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Research Papers

Internal Viscosity-Dependent Margination of Red Blood Cells in Microfluidic ChannelsPUBLIC ACCESS

[+] Author and Article Information
Faisal Ahmed

Wallace H. Coulter Department
of Biomedical Engineering,
Georgia Institute of Technology,
Atlanta, GA 30332
e-mail: faisal.ahmedbd@gmail.com

George W. Woodruff School
of Mechanical Engineering,
801 Ferst Drive,
Atlanta, GA 30332
e-mail: marmar@gatech.edu

Zixiang Liu

George W. Woodruff School
of Mechanical Engineering,
801 Ferst Drive,
Atlanta, GA 30332
e-mail: zxliu@gatech.edu

Gilda A. Barabino

Professor
Grove School of Engineering,
The City College of New York,
Steinman Hall, Suite 142,
160 Convent Avenue,
New York, NY 10031
e-mail: gbarabino@ccny.cuny.edu

Cyrus K. Aidun

Professor
George W. Woodruff School
of Mechanical Engineering,
Parker H. Petit Institute for
Bioengineering and Bioscience,
Georgia Institute of Technology,
Love Building, Room 320,
801 Ferst Drive,
Atlanta, GA 30332
e-mail: cyrus.aidun@me.gatech.edu

1Corresponding author.

Manuscript received June 9, 2017; final manuscript received February 6, 2018; published online April 30, 2018. Assoc. Editor: Nathan Sniadecki.

J Biomech Eng 140(6), 061013 (Apr 30, 2018) (7 pages) Paper No: BIO-17-1250; doi: 10.1115/1.4039897 History: Received June 09, 2017; Revised February 06, 2018

Abstract

Cytoplasmic viscosity-dependent margination of red blood cells (RBC) for flow inside microchannels was studied using numerical simulations, and the results were verified with microfluidic experiments. Wide range of suspension volume fractions or hematocrits was considered in this study. Lattice Boltzmann method for fluid-phase coupled with spectrin-link method for RBC membrane deformation was used for accurate analysis of cell margination. RBC margination behavior shows strong dependence on the internal viscosity of the RBCs. At equilibrium, RBCs with higher internal viscosity marginate closer to the channel wall and the RBCs with normal internal viscosity migrate to the central core of the channel. Same margination pattern has been verified through experiments conducted with straight channel microfluidic devices. Segregation between RBCs of different internal viscosity is enhanced as the shear rate and the hematocrit increases. Stronger separation between normal RBCs and RBCs with high internal viscosity is obtained as the width of a high aspect ratio channel is reduced. Overall, the margination behavior of RBCs with different internal viscosities resembles with the margination behavior of RBCs with different levels of deformability. Observations from this work will be useful in designing microfluidic devices for separating the subpopulations of RBCs with different levels of deformability that appear in many hematologic diseases such as sickle cell disease (SCD), malaria, or cancer.

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Introduction

Red blood cells (RBCs) are often the target of hematologic diseases such as sickle cell disease (SCD), malaria, spherocytosis, and some types of cancers, which alter biomechanical properties such as morphology, size, and stiffness of red blood cells. Enriching RBC subpopulations based on their biomechanical properties have the potential to lead to better assessment of disease progression and treatment of these diseases. Current techniques for diseased cell sample enrichment are time consuming, expensive, and need well-trained professionals [13]. Microfluidic cell enrichment devices are currently the subject of considerable interest due to their low cost, high throughput, easy operation, and the potential to provide enrichment within the physiological flow condition. The main motivation of this work came from the need to design a microfluidic device that can separate RBC subpopulations based on their deformability. Understanding of deformability-dependent RBCs migration in a straight microchannel is a key to designing such a device.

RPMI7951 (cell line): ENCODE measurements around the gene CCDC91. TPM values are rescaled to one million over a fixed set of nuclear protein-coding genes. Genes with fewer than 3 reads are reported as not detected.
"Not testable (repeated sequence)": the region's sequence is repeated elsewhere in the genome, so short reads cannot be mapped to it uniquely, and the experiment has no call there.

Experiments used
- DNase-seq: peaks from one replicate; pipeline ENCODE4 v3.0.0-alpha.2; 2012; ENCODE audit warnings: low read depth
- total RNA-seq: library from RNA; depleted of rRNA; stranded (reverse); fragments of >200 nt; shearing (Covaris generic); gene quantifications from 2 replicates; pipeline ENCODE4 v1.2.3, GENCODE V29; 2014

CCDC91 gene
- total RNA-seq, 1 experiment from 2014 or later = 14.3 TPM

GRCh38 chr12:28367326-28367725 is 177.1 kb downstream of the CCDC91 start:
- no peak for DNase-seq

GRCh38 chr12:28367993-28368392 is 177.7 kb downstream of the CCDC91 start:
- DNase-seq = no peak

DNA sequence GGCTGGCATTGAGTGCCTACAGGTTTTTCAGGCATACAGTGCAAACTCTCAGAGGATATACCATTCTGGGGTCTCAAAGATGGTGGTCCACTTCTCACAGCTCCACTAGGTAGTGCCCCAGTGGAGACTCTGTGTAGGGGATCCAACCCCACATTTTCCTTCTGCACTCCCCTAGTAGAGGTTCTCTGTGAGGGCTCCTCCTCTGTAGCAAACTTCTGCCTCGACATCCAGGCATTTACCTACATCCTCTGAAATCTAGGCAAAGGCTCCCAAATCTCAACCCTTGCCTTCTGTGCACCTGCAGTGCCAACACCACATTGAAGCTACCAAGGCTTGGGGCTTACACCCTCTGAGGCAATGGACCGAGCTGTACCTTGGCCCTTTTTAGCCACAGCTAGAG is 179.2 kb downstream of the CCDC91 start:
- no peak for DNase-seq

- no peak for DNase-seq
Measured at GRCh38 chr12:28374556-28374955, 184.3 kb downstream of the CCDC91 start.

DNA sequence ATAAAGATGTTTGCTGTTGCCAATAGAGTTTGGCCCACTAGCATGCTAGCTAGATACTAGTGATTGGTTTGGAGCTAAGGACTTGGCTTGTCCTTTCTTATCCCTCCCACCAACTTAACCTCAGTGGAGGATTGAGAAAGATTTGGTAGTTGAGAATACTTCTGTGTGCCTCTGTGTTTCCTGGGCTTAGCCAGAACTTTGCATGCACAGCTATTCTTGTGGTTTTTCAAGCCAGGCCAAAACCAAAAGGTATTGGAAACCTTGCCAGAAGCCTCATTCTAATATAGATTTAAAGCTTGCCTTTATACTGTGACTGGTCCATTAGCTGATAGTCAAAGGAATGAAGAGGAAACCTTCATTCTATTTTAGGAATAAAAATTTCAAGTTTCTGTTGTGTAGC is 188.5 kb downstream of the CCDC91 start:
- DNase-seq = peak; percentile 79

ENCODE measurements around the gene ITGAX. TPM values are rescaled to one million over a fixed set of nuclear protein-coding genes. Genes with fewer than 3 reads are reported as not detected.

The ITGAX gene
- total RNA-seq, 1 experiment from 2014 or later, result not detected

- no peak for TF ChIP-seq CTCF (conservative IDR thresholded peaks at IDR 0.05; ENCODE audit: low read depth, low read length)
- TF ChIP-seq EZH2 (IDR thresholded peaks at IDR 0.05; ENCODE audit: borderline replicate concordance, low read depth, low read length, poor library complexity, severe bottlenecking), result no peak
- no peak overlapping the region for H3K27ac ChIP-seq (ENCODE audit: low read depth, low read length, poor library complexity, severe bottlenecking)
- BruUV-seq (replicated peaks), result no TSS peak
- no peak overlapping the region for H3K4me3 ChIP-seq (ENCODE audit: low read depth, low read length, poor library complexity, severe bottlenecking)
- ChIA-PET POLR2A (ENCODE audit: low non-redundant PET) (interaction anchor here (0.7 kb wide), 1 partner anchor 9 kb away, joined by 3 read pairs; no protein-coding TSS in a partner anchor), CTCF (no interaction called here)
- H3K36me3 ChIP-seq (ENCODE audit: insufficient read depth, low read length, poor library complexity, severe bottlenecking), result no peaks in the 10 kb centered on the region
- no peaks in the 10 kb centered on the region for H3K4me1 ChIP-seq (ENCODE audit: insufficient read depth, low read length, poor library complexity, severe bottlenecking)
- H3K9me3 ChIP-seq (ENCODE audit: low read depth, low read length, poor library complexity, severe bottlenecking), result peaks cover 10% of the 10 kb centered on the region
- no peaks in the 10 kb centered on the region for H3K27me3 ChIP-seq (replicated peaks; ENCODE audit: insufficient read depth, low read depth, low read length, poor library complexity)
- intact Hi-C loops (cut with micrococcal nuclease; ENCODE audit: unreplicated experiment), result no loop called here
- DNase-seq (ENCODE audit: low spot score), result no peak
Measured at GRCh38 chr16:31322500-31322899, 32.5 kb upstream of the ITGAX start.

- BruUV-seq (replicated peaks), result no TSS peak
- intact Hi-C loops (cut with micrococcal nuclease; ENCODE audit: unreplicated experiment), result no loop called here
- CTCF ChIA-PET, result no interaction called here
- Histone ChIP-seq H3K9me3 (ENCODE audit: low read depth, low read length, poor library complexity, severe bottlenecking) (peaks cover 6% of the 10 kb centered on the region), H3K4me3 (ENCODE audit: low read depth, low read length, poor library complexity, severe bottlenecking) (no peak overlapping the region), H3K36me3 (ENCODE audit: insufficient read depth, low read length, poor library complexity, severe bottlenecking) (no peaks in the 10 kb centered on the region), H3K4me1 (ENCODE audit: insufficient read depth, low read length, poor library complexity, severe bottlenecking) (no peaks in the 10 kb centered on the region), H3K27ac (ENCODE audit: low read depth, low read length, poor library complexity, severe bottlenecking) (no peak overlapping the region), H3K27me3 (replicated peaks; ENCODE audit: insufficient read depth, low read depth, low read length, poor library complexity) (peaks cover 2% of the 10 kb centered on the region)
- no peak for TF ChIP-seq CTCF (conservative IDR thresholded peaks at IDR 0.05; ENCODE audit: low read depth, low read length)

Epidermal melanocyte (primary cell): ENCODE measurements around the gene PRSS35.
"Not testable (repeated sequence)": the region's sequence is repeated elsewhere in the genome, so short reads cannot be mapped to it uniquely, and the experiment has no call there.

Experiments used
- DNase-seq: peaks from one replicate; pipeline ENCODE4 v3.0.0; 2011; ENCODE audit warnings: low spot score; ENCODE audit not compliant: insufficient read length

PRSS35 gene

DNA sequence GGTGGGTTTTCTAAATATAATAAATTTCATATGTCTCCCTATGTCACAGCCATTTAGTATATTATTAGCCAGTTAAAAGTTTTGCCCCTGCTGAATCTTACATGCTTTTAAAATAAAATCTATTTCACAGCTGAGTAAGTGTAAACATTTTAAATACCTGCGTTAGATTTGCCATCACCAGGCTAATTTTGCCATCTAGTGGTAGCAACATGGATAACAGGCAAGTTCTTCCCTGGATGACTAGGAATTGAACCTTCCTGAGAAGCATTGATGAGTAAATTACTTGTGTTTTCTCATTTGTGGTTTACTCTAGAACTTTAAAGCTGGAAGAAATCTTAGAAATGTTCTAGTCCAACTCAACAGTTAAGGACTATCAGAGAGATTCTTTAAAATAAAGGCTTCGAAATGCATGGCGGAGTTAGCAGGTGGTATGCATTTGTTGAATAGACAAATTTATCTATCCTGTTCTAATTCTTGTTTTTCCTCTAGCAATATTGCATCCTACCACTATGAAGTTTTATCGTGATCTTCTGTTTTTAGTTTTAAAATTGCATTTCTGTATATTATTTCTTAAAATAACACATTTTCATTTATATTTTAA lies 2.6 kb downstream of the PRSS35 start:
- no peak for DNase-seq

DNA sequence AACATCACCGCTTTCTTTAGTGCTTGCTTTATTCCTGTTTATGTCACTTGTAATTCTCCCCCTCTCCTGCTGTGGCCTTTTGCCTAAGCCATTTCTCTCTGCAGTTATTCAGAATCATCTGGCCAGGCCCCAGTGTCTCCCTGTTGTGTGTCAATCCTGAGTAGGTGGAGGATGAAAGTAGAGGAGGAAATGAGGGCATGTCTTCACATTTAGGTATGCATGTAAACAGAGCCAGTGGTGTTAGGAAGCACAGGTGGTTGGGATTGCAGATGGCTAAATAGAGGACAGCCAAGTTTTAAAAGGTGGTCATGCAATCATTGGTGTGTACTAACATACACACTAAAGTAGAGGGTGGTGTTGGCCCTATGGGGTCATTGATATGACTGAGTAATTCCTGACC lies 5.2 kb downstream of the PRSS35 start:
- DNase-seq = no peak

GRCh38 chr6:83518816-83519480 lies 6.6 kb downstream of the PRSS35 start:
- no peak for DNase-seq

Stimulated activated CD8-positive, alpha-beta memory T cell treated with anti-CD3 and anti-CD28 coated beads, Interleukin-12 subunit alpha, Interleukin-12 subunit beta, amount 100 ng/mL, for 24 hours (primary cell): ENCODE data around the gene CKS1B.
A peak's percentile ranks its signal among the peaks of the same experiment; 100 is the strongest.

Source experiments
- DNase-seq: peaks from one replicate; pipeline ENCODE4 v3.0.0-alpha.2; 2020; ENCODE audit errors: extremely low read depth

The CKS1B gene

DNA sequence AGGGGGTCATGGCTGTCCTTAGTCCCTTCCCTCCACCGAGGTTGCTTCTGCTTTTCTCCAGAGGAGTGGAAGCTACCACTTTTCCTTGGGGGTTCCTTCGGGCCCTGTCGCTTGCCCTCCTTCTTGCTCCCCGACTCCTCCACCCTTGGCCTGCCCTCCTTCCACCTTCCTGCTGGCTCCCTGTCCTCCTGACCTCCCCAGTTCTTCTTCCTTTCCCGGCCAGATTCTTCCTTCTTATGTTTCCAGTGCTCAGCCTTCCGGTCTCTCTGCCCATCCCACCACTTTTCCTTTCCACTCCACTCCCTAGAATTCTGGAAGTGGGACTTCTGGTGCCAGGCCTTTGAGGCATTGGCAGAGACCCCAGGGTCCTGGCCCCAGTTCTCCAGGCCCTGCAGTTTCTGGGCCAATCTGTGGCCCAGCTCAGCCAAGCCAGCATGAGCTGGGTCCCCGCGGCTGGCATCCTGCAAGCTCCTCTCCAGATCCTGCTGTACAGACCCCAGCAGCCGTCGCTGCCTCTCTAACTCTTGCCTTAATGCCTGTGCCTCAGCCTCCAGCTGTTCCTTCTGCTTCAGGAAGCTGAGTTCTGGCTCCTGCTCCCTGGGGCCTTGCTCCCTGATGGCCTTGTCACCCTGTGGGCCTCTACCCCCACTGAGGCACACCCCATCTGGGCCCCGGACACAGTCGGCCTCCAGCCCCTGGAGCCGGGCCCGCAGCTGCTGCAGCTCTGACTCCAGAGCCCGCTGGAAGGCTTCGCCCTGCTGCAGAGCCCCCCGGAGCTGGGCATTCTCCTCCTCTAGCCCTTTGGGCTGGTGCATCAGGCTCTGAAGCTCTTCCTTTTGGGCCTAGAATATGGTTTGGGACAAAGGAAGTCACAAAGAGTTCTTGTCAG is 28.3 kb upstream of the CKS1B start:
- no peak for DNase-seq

In one of the earliest studies on lateral migration of particles in suspension flow, Segré and Silberberg [4,5] discovered that particles in tube flow migrate to circular equilibrium position at approximately 0.6 tube radii. A particle in a Poiseuille flow, as shown in Fig. S1(a) of the supplementary document which is available under “Supplemental Data” tab for this paper on the ASME Digital Collection, experiences two opposing forces. One is $FS$ (Fig. S1(b)), a force acting away from the centerline and toward the wall, is created due to the nonlinear velocity gradient (hence, shear gradient) and to the negative slip velocity [2,68]. The other force, known as wall force $FW$ [7,915], acting in the opposing direction to $FS$ (shown in supplementary Fig. S1(c)), is created due to the presence of the wall. The equilibrium lateral position of particles, as observed by Segré and Silberberg [4,5], is a result of the balance between the two opposing forces,$FS$ and $FW$.

Several authors [7,1622] have studied migration of deformable particles in noninertial flow (flow with Reynolds number $Rec≤1$). Mortazavi and Tryggvason [7] reported that in the range of $Rec≤1$, migration of droplets depends strongly on the ratio of internal viscosity of the droplets to the viscosity of the suspending fluid ($λ$) and, a droplet with $λ≥0.125$ moves away from the centerline and somewhat stabilizes at an equilibrium location between the wall and the centerline. These findings are in agreement with the results of experimental study of Hiller and Kowalewski [22] and the numerical studies of Zhou and Pozrikidis [20] and of Doddi and Bagchi [17]. Several authors [2,7,2326] have studied migration of deformable particles in inertial flow (flow with $Rec>1$) and have found that the more deformable particles tend to concentrate around the central region of the channel, and the less deformable ones get dispersed in span-wise direction.